Still another preferred arrangement according to the present invention is the use of two polarized PL layers (2, 12), for example shown in an exploded schematic view FIG. 5. In this particular embodiment the two polarized PL layers (2, 12) are characterized in that they have different emission spectra. These two polarized PL layers (2, 12) may be arranged behind each other, when viewed from the direction of the viewer (5), positioned in the same place as the one polarized PL layer (2) in the above described arrangements. These two polarized PL layers (2, 12) may be oriented such that their polarization directions for emission are perpendicular to each other. Thus, the combination of light valve (3) and the polarizer (4) no longer switches from bright to dark but lets the emitted polarized light from polarized PL layer (2) pass in the one switching state and the emitted polarized light from polarized PL layer (12) pass in the other switching state, enabling the production of a multicolor display device. Alternatively, the two polarized PL layers (2, 12) may be oriented such that their polarization directions for emission are at an angle different from 90° to each other. The latter arrangement enables switching between different multiple colors. In related embodiments, the two polarized PL layers may be separated by the electrooptical light valve, or may be placed inside the electrooptical light valve (cf. FIG. 3C).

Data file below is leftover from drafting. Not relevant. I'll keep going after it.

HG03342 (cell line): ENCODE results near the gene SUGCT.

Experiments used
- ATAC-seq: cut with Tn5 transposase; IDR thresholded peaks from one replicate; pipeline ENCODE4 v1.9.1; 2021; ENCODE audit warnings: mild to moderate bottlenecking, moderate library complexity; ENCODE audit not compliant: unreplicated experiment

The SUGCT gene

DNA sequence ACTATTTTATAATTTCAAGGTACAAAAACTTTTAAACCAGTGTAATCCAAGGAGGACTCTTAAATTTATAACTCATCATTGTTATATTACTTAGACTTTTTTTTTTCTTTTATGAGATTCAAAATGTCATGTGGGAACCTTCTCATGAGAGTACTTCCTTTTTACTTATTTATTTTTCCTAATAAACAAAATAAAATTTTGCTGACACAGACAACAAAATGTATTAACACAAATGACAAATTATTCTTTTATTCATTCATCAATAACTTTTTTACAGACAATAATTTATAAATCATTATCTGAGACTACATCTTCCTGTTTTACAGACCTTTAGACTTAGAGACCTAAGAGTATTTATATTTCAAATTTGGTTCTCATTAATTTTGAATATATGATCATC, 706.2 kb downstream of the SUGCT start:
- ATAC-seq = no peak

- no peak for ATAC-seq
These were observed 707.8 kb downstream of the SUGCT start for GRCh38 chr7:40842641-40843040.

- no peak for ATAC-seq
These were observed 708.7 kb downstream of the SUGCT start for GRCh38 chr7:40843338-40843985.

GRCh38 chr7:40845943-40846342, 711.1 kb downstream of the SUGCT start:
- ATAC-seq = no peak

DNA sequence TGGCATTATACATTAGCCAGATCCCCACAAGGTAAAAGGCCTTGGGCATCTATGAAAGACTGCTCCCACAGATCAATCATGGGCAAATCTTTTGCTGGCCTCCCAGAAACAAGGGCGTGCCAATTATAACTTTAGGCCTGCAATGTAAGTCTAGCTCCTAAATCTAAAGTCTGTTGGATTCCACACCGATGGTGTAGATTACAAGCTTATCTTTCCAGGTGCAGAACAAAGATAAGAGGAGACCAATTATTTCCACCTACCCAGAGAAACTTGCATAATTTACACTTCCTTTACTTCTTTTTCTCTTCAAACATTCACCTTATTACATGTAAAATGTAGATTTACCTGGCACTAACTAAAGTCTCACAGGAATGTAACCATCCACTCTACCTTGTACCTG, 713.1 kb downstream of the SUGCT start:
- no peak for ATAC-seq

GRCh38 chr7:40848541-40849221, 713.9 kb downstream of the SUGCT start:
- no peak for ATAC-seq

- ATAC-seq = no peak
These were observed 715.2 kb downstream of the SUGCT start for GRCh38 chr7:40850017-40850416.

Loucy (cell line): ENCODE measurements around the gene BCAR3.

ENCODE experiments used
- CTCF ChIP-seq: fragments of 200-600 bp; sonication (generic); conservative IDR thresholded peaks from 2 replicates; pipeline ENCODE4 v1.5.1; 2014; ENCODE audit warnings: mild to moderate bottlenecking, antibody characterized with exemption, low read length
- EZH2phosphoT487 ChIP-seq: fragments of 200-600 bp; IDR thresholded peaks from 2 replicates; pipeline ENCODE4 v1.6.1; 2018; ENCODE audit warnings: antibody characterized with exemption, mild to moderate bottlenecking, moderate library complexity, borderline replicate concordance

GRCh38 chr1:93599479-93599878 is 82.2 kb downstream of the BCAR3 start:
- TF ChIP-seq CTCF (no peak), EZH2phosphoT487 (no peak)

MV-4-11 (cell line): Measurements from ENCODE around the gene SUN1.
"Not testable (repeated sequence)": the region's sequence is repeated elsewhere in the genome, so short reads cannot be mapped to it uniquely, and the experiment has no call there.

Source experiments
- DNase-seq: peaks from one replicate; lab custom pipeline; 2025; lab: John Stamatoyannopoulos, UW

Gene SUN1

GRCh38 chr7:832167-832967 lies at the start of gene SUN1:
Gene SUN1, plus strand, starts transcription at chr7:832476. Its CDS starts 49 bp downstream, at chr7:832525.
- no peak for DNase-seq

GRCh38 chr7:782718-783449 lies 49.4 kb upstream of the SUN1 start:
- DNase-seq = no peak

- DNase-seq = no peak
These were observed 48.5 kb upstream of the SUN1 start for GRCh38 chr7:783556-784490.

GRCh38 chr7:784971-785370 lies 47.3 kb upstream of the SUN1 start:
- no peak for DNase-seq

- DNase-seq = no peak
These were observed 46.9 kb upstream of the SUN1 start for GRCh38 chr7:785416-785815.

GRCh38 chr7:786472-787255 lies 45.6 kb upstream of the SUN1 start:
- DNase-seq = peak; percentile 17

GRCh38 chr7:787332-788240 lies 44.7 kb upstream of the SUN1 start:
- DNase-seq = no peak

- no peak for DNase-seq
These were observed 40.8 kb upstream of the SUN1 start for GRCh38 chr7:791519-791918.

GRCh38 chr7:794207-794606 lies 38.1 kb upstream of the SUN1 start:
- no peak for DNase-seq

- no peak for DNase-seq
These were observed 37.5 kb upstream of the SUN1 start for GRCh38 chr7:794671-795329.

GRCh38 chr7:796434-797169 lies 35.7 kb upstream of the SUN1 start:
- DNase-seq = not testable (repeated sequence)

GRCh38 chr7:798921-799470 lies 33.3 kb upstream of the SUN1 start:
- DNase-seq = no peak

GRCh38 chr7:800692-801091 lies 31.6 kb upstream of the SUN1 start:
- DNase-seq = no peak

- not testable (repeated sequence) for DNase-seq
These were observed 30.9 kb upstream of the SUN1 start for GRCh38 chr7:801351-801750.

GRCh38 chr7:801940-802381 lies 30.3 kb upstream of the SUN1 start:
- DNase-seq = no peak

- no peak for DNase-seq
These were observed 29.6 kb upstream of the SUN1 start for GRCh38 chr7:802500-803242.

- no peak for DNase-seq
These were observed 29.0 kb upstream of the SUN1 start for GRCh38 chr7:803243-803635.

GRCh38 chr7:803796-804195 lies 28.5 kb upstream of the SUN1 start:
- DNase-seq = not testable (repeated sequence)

Next presented is an embodiment of a display device in which light from the light source employed for excitation of the polarized PL layer is switched. In this case, the predominantly relevant polarization characteristic of the polarized PL layer is a high degree of polarized absorption. In this embodiment, the emission of unpolarized light from the polarized PL layer can be beneficial. In FIG. 6 an exploded schematic view of a possible device structure is shown. Here, the display device is arranged, such that the polarized PL layer is positioned between the electrooptical light valve (3) and the viewer. Of course, in this case the polarizer (4) must be active in the wavelength region of the excitation wavelength. The particular advantage of switching this wavelength is that the LC cell can be optimized for a single wavelength regime (i.e. the excitation wavelength, for example UV or blue) which leads to higher contrast values. Another particularly important advantage is that, in this case, the viewing angle is determined by the emission of the polarized PL layer and has become independent of the viewing angle-sensitive LC effects.

In a typical device, for example, 365 nm light is used for the excitation of the polarized PL layer (2). When use is made of the TN effect to switch the 365 nm light and a commercial UV stable LC material Licrilite ML1001 (Merck Ltd.) with a Δn=0.149 at the same wavelength, the optimum cell thickness is 2.1 μm.